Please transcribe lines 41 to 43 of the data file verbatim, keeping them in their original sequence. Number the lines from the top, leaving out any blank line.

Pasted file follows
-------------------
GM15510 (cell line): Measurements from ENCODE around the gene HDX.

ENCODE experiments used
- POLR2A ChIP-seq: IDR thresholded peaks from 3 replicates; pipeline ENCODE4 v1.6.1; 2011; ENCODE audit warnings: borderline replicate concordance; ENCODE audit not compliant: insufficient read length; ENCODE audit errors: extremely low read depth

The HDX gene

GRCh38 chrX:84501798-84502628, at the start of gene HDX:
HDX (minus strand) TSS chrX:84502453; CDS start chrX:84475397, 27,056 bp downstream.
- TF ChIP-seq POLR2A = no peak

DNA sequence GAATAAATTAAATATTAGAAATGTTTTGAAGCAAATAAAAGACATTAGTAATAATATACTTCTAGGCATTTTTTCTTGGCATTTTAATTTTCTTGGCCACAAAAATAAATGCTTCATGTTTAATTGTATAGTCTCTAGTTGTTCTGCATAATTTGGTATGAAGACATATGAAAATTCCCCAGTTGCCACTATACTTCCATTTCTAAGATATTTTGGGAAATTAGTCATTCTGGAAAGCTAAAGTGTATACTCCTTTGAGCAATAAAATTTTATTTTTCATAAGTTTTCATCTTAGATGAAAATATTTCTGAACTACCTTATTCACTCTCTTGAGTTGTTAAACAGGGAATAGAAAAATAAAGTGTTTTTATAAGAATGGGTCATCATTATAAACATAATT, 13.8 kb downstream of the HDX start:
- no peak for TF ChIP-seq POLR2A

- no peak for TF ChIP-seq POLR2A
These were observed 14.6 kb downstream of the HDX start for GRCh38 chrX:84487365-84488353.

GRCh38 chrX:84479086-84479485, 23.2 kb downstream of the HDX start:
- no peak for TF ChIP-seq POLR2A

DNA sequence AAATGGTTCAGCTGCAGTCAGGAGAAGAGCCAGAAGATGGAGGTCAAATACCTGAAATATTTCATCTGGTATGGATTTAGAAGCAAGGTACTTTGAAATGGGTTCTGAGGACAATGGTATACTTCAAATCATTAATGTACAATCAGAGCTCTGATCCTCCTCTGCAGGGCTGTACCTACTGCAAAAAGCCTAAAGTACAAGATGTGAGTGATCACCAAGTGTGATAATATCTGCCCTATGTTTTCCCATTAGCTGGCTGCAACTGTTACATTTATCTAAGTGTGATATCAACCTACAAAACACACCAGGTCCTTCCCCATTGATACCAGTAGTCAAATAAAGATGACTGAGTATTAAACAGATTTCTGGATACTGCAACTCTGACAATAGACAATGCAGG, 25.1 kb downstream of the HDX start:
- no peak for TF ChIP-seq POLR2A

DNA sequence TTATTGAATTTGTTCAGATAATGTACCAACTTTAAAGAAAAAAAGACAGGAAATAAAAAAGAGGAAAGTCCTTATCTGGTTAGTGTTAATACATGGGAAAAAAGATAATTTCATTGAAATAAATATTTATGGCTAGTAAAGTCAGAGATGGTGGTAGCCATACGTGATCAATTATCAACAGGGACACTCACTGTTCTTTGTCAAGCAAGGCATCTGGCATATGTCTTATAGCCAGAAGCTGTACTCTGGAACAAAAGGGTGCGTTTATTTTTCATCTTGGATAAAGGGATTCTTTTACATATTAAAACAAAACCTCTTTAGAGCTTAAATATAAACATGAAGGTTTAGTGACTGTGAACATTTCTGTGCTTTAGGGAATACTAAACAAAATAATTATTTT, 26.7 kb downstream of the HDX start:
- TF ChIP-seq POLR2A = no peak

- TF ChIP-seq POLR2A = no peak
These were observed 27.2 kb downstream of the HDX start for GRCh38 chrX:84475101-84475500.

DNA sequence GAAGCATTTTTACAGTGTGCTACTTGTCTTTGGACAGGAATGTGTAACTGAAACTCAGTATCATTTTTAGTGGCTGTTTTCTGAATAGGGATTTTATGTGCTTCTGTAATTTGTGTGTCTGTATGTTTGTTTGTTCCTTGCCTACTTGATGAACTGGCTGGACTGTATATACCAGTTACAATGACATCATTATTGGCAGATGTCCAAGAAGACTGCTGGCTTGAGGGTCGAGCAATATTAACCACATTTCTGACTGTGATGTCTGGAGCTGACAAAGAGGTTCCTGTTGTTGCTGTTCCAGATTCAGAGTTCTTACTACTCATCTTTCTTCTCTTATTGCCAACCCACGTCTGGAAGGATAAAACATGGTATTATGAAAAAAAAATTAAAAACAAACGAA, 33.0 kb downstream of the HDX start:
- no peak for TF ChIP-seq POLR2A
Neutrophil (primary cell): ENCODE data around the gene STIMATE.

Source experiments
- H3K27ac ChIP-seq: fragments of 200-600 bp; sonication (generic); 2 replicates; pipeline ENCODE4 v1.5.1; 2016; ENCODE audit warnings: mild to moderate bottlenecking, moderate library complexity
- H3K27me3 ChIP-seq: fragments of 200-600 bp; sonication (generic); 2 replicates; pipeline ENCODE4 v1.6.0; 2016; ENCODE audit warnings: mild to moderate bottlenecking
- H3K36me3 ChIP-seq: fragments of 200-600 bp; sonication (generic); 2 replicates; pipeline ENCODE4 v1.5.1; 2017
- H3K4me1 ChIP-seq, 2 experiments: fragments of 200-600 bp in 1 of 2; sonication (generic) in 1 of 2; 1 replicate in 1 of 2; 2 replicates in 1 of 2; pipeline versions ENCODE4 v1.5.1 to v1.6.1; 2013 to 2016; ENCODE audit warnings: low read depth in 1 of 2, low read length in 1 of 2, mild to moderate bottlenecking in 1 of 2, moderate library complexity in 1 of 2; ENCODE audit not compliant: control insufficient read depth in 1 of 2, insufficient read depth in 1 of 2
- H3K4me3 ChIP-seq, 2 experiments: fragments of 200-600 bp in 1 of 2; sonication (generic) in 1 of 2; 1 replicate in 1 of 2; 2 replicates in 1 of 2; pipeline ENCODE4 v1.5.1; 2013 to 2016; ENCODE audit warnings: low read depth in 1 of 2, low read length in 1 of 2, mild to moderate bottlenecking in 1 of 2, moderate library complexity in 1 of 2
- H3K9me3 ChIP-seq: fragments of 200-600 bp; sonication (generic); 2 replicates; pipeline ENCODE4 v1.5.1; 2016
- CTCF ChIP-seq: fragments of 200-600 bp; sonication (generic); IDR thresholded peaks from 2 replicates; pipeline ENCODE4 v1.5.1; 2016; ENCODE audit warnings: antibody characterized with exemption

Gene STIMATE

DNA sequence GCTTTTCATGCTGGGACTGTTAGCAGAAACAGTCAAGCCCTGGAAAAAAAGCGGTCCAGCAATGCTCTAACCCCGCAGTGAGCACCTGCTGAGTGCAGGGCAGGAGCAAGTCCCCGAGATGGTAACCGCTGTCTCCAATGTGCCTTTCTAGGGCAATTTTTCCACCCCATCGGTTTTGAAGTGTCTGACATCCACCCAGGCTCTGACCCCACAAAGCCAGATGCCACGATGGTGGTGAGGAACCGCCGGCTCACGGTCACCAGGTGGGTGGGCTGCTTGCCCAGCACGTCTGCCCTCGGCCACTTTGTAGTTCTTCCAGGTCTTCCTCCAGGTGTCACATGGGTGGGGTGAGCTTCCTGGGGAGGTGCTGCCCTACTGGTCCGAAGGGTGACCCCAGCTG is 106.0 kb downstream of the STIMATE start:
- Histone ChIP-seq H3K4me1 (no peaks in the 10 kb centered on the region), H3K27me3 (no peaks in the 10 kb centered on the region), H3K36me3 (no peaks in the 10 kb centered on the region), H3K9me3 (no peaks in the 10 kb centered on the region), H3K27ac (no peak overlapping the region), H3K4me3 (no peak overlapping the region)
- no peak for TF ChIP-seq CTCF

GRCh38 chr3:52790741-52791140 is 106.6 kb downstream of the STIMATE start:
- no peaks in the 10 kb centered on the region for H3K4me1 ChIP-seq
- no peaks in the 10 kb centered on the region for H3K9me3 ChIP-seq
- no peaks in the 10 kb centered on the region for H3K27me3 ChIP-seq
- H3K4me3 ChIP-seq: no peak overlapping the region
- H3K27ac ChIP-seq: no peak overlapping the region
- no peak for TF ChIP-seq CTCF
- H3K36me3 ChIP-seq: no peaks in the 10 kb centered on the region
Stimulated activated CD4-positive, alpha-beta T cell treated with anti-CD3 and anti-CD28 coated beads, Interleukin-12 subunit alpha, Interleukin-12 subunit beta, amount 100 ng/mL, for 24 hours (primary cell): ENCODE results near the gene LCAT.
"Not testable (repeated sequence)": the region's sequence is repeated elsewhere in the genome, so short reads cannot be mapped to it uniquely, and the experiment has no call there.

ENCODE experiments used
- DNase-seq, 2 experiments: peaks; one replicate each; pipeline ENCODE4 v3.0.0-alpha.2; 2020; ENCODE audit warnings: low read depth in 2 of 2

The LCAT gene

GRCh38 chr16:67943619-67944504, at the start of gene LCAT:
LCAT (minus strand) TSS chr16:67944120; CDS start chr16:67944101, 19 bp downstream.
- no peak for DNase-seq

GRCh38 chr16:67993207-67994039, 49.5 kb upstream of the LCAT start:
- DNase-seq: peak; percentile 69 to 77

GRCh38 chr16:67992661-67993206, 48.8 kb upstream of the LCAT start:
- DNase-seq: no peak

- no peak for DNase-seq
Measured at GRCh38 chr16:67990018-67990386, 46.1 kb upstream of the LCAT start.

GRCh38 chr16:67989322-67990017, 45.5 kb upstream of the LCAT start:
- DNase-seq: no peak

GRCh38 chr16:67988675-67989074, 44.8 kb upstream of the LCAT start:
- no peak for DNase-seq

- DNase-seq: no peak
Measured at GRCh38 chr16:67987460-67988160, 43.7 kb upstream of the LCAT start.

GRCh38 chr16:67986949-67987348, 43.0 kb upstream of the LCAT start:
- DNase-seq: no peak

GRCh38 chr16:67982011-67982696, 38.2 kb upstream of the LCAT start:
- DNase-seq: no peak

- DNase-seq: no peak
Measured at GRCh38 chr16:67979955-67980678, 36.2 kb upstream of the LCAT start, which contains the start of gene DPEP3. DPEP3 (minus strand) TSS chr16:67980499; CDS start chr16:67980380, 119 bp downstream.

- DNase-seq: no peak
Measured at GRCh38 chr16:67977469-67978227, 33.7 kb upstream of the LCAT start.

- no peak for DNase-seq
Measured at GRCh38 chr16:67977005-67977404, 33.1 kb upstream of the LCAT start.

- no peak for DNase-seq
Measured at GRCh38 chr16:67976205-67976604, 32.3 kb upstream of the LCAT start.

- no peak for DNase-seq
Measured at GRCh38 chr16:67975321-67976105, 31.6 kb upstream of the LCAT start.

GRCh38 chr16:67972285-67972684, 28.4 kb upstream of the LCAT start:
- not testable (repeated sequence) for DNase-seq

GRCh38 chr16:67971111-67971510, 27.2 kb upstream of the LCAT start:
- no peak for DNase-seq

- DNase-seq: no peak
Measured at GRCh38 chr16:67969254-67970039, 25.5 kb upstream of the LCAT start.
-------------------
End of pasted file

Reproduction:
- no peak for TF ChIP-seq CTCF
- H3K36me3 ChIP-seq: no peaks in the 10 kb centered on the region
Stimulated activated CD4-positive, alpha-beta T cell treated with anti-CD3 and anti-CD28 coated beads, Interleukin-12 subunit alpha, Interleukin-12 subunit beta, amount 100 ng/mL, for 24 hours (primary cell): ENCODE results near the gene LCAT.